“How’s the apartment hunt going,” I asked.
“It’s not,” he responded, looking up from his laptop.
“Oh,” I said, not really sure how to respond. Talking future plans, moves, and finances can be a bit touchy. He picked up on my tone and eased the atmosphere with a chuckle.
“I mean I’d probably be more pressed if my parents didn’t live here,” he said “but since I have somewhere to go, I’m holding out for the idea spot.” It made a lot of sense, it was part of the reason I was still living with my parents.
Once upon a time, living at home after a certain age was taboo. You can argue that folks still side eye 25 year-olds who stay with mom, but in a time where “recession” is a buzz word and unemployment rates make headlines, the push to be on independent isn’t very strong. Not to take away from the facts and stats, but I’m wondering how many of us are home because of the market, and how many of us are home because we can be.
Of course when you’re in it, you don’t really see yourself as just coasting. But a trip to visit friends in NY left me questioning how much I’d accomplished since I’d been home. When I was on my own, I hustled extra hard. I had a lot of bills to pay and a lot of extra curriculars that needed funding. When I got back to Cali I started thinking one of my favorite sayings: Go hard or go home. It’s one of those “if you can’t take the heat, get out of the kitchen,” type of phrases that people kind of throw around, but I questioned whether it’s possible to go hard when you are home. Like really, what’s your motivation?
I did the whole move out at 18 thing. There were no other options. That was part of the plan. You graduate high school, got to college, graduate from college, get a job, and live forever as an adult who is super busy but remembers to make visits home. Well, I left the West Coast and did four Midwest winters for a degree before moving to New York. Then my dad got sick and I moved home. He got better and I stayed home. At first I felt some kind of way about being twenty-something and back in the house where I grew up, but then I stopped tripping. After all, it wasn’t like what I was doing was abnormal.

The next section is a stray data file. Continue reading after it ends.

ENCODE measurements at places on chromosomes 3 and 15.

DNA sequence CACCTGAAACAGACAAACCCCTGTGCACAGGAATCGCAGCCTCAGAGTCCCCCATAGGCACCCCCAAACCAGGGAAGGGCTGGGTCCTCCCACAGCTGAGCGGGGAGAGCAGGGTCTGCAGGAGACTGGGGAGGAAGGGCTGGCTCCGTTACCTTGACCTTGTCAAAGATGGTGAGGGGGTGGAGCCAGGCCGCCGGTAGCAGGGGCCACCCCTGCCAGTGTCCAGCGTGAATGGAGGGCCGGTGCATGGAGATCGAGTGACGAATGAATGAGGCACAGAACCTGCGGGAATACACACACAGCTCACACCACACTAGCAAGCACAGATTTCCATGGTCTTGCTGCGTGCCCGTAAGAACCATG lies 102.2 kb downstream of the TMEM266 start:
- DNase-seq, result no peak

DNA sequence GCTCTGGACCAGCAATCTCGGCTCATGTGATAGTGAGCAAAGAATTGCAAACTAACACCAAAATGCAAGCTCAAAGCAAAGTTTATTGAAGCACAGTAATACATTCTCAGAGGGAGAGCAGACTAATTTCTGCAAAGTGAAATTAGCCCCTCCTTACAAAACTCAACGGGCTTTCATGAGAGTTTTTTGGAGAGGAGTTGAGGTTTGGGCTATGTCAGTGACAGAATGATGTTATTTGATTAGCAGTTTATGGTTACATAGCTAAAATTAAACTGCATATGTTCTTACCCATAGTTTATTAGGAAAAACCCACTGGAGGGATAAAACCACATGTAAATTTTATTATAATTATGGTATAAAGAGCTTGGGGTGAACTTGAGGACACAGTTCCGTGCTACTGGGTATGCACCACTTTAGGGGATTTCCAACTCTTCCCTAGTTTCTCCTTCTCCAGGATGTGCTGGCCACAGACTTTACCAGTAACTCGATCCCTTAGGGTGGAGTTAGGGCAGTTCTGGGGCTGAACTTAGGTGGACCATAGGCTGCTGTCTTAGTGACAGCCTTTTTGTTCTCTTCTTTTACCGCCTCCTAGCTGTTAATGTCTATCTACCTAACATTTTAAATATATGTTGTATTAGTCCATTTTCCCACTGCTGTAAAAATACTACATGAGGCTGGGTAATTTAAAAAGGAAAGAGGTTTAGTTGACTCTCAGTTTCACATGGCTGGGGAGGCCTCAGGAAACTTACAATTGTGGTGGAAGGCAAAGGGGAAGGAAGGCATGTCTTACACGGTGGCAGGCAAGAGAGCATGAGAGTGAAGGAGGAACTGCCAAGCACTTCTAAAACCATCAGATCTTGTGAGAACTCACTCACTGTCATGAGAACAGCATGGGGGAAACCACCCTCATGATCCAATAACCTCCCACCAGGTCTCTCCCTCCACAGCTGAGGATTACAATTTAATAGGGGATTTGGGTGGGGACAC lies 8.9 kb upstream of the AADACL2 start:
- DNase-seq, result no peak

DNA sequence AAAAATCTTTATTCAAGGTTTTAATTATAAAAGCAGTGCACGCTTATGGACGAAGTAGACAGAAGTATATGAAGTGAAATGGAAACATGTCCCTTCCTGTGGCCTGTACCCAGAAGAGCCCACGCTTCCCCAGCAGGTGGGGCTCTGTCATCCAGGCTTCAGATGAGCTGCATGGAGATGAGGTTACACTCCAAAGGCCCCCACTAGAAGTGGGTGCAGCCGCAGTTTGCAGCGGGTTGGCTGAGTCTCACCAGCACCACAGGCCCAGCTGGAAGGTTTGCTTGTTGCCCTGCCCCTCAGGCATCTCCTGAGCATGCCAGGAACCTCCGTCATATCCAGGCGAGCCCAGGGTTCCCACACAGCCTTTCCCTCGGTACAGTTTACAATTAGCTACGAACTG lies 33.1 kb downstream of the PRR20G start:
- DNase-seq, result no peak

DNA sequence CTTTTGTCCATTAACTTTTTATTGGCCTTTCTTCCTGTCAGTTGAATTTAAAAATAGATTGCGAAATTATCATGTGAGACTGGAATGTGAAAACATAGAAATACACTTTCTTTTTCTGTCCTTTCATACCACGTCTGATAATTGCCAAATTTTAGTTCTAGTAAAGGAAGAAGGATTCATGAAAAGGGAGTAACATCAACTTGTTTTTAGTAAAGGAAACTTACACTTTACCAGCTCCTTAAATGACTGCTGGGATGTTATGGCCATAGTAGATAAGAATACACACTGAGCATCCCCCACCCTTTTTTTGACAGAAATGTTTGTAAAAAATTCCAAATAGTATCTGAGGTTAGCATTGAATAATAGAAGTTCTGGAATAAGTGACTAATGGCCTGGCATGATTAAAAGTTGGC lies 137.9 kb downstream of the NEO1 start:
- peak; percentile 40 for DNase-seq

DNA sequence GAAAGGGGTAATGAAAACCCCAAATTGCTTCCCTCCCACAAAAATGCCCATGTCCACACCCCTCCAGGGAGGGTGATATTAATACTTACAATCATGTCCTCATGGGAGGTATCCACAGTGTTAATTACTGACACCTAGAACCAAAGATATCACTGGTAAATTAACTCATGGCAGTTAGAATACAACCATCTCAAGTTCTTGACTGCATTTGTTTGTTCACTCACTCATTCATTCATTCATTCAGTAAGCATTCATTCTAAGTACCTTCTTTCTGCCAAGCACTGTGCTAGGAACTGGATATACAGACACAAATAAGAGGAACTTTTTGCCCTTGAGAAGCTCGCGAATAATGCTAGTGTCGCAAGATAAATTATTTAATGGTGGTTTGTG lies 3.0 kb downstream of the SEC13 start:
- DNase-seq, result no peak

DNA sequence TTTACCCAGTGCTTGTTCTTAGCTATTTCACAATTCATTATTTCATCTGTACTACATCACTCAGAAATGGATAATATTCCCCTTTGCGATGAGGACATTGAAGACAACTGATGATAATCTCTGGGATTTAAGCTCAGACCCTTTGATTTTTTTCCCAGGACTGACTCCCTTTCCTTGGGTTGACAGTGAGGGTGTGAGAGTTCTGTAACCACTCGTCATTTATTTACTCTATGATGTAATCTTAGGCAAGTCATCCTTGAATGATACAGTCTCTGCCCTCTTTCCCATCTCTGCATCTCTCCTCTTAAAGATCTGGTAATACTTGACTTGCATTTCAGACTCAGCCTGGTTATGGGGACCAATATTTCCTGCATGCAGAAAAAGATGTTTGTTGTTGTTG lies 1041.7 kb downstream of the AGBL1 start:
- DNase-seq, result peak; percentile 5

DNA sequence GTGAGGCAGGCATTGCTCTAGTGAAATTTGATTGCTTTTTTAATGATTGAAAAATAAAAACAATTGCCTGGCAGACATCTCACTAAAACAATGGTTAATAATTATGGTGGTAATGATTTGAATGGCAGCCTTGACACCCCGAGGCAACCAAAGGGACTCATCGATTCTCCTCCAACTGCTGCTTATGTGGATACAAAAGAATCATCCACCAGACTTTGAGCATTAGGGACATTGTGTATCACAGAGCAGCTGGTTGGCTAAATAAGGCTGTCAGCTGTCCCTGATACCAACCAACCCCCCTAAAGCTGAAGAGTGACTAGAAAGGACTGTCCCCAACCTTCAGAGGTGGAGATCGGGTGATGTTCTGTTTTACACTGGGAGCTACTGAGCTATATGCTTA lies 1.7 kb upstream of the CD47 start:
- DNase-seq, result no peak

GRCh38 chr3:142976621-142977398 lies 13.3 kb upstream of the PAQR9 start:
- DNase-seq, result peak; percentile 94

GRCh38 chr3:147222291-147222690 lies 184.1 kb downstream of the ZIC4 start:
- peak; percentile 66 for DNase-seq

Some older folks were complaining and sociologists were talking about redefining adulthood while analysts were pointing to the economy, but no matter the reasons or how people felt about it my generation was moving back. Suddenly being home was an option and the new norm put me at ease. Yeah, I could go hard and find a spot that wasn’t quite as dope as my room with my parents, or I could wait for something fly. Just like I could take a job that paid more money but had nothing to do with why I went to school. I could do it all in the name of “the hustle” or “the grind.” But just like my homie, I had somewhere to go. That promised roof and those guaranteed meals meant I had a bit more room and time to explore. It meant I could save up my money. It meant I could pay down my credit cards. And I could do it all without stressing myself too much.
It’s a good setup but there’s the risk of getting too comfortable. And who hustles when they are comfortable? Yes, you should always want more for yourself, but how does that road to “more” and the time it takes to get there change when you are cool with where you are? The things that we identify with hustle, like losing sleep and working multiple jobs to survive while building your small business on the side, are often linked to a need that isn’t present when you have the crutch of home. The pressure to find investors because you’ll be out of an apartment if the money doesn’t start rolling in doesn’t exist. Upping the number of cover letters you submit each day is a bit more pressing when you’re trying to make rent. My guess is that you’re more likely to take that extra shift when you want go on a road trip and your light bill is due. Without those worries you have space to explore and grow without being super stressed. But those are the worries that motivate.
So is it safe to say that home is where your heart is and where your hustle is not?